On Wednesday, Commonwealth Court Judge Ellen Ceisler ruled that voters will be able to vote on the Marsy’s Law ballot initiative on Nov. 5. But election officials cannot count the votes while the initiative’s proposed amendment to the state constitution is under legal challenge.
The proposed amendment to the PA Constitution asks voter to decide:
Shall the Pennsylvania Constitution be amended to grant certain rights to crime victims, including to be treated with fairness, respect and dignity; considering their safety in bail proceedings; timely notice and opportunity to take part in public proceedings; reasonable protection from the accused; right to refuse discovery requests made by the accused; restitution and return of property; proceedings free from delay; and to be informed of these rights, so they can enforce them?
No one in this story is opposed to ensuring that crime victims have rights in criminal proceedings against the accused. In fact, Pennsylvania currently has a Crime Victims Act. The ACLU and the League of Women Voters have raised objections to this proposed amendment to the state constitution on two grounds:
- Possible violation of laws that limit the number of sections in the state constitution that would be affected by the new amendment.
- Vague language in the amendment that, for example, does not guide judges in how to balance the right of the accused to see all evidence in the case (a right guaranteed in all U.S. law) and the newly asserted right of victims to “refuse discovery requests.”
The ACLU argued that the Pennsylvania amendment proposal could possibly affect eight different sections of the state constitution, which exceeds the rules limiting how many sections can be affected. As well, plaintiffs’ lawyers argued that the combination of so many rights into one “omnibus” ballot initiative forced citizens to vote for features they do not support in order to vote for features they do support.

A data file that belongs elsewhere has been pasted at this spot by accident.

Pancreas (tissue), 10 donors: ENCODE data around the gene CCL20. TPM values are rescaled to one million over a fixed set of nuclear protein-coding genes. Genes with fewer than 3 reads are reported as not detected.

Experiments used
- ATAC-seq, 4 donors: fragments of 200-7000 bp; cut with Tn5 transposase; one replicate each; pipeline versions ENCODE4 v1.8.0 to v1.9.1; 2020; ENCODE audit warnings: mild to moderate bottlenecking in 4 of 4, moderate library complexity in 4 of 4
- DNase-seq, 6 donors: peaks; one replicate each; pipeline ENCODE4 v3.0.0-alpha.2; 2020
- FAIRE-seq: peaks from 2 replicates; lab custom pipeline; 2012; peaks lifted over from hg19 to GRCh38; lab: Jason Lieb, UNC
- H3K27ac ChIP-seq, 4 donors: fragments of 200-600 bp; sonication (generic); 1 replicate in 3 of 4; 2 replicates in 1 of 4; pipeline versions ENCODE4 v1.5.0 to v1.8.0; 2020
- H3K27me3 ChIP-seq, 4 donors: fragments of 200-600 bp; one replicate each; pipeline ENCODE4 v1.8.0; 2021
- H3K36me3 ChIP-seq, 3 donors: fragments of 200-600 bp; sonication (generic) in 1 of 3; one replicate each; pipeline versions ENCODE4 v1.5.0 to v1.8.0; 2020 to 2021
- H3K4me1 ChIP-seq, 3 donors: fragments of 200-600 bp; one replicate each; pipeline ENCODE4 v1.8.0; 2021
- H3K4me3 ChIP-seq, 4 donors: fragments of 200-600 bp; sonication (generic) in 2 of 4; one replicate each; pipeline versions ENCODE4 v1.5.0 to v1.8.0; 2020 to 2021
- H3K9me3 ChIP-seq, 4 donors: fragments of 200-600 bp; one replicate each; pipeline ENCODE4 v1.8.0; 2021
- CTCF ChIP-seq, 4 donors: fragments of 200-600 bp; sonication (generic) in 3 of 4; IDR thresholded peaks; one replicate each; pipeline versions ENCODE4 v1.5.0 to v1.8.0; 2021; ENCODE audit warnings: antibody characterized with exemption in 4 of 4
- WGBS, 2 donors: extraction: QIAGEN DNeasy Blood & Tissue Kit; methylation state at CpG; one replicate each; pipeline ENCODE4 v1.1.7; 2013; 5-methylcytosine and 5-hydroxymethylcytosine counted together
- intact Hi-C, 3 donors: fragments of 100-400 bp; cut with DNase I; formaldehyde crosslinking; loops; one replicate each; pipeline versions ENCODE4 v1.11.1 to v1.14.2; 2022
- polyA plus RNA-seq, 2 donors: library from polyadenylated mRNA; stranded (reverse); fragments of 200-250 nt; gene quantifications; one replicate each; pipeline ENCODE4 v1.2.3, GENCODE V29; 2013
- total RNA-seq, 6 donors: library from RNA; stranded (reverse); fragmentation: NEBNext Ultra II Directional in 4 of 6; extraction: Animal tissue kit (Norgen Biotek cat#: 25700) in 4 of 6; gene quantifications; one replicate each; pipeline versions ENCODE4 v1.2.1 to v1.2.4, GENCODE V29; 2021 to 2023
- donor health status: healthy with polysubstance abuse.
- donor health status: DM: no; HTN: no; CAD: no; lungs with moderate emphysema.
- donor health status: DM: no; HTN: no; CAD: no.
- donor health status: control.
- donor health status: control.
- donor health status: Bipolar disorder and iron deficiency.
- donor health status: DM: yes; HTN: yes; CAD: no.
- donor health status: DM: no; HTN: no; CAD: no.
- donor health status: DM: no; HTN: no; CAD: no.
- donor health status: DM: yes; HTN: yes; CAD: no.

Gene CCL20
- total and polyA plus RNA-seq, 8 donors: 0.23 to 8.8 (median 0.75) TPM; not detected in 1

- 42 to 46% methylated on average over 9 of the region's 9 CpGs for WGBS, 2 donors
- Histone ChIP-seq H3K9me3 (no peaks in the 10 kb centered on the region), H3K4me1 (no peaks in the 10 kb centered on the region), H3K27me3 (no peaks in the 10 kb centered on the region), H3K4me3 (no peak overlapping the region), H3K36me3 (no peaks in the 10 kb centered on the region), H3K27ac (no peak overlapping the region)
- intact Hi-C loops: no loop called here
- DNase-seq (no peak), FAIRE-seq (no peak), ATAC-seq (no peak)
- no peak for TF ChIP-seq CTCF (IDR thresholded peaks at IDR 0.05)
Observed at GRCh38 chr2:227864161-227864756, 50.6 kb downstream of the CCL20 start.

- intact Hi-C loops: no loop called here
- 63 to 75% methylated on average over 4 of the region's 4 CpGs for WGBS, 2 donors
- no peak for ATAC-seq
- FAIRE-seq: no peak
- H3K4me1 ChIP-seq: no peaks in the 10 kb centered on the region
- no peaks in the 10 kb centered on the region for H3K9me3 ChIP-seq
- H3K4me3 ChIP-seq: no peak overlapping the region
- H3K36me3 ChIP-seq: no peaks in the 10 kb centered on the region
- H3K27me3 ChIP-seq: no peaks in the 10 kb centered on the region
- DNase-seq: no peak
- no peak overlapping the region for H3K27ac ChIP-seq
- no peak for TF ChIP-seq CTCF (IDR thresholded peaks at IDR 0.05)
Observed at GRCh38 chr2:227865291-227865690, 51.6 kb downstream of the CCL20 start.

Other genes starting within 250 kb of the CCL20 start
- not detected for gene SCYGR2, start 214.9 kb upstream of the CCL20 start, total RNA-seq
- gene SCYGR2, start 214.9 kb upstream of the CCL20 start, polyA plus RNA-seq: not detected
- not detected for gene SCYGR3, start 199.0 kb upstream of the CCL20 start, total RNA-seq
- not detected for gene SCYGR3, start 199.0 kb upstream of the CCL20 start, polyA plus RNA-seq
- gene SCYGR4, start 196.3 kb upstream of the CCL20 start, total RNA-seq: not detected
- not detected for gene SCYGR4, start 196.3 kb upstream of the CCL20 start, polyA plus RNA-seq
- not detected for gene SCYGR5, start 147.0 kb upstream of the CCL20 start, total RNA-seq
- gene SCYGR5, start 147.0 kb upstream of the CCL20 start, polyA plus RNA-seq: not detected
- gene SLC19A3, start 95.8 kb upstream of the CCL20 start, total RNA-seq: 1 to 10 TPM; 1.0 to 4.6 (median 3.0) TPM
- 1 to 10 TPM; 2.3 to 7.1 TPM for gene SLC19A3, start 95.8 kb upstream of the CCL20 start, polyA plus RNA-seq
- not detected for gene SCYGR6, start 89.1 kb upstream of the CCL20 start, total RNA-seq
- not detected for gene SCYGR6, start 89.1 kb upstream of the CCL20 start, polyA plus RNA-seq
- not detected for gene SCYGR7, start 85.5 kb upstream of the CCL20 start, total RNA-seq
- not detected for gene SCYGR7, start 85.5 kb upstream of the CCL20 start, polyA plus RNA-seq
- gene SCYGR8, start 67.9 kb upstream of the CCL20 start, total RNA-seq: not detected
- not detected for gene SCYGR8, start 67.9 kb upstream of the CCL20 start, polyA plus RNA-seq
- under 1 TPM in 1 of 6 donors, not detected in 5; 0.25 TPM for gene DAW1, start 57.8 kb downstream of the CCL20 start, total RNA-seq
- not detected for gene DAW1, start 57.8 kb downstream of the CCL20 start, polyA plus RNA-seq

In her ruling, Ceisler wrote that “every stage of the criminal proceedings,” from bail hearings and trials to sentencing and pardon reviews, would be “put into doubt” by the ballot initiatives provisions. She went on to say, “It is clear that the proposed amendment . . . will immediately, profoundly, and irreparably impact individuals who are accused of crimes, the criminal justice system as a whole, and most likely victims as well.”
Television ads supporting the amendment focus on poor implementation of the current Crime Victims Act. Implementation problems are due to inadequate state funding to assist, protect, and inform victims. The proposed constitutional amendment offers no additional funding to carry out the goals of the movement to establish and protect victims’ rights.
This week’s reporting on the case did not explain why the state legislature failed to hold hearings on the amendment where these issues could have been discussed and the merits of a constitutional amendment versus strengthening existing law debated.
The case will now make its way through the state courts, and that process could take years. In the meantime, the Crime Victims Act will still be valid and state legislators could strengthen it by voting additional funds to ensure the goals of the law are carried out.
Proponents will argue that “no rapist should have more rights than the victim. No murderer should be afforded more rights than the victim’s family. Marsy’s Law would ensure that victims have the same co-equal rights as the accused and convicted – nothing more and nothing less.”
Opponents of the amendment as currently worded will argue that victims are relying on the state to prosecute accused individuals while the accused are facing the power of the state to deprive them of liberty, property, and even life. The U.S. Bill of Rights protects the rights of the accused because of the dangers of government overreach. Describing victims and the accused as ‘co-equal’ in the courts leaves out of the equation the state’s real and considerable power to prosecute the accused.